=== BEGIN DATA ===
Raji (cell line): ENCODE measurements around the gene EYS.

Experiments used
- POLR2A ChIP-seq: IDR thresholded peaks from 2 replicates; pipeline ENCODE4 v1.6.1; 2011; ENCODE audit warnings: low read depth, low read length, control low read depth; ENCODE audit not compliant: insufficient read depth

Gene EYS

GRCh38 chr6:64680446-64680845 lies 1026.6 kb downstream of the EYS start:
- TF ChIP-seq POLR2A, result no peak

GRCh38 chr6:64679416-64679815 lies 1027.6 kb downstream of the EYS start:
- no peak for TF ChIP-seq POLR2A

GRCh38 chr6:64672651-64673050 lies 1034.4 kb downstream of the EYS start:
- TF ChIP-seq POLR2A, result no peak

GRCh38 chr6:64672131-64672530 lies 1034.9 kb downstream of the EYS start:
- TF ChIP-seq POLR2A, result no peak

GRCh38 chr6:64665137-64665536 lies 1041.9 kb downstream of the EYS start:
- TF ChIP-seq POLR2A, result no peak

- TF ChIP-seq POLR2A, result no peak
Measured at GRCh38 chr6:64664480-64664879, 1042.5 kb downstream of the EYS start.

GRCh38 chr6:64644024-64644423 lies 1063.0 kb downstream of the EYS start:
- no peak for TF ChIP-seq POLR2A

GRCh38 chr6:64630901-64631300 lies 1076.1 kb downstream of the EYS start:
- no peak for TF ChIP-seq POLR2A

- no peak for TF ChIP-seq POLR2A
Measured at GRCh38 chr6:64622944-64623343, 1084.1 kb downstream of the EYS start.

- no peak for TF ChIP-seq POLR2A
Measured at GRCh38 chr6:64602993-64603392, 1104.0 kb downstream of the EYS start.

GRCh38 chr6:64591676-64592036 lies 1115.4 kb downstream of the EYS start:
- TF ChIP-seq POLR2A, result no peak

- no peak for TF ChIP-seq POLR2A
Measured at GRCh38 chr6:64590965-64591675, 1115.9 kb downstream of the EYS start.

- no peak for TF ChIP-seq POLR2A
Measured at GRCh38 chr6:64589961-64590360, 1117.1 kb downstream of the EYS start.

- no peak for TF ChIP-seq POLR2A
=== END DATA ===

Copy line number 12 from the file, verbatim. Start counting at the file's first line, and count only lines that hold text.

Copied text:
- TF ChIP-seq POLR2A, result no peak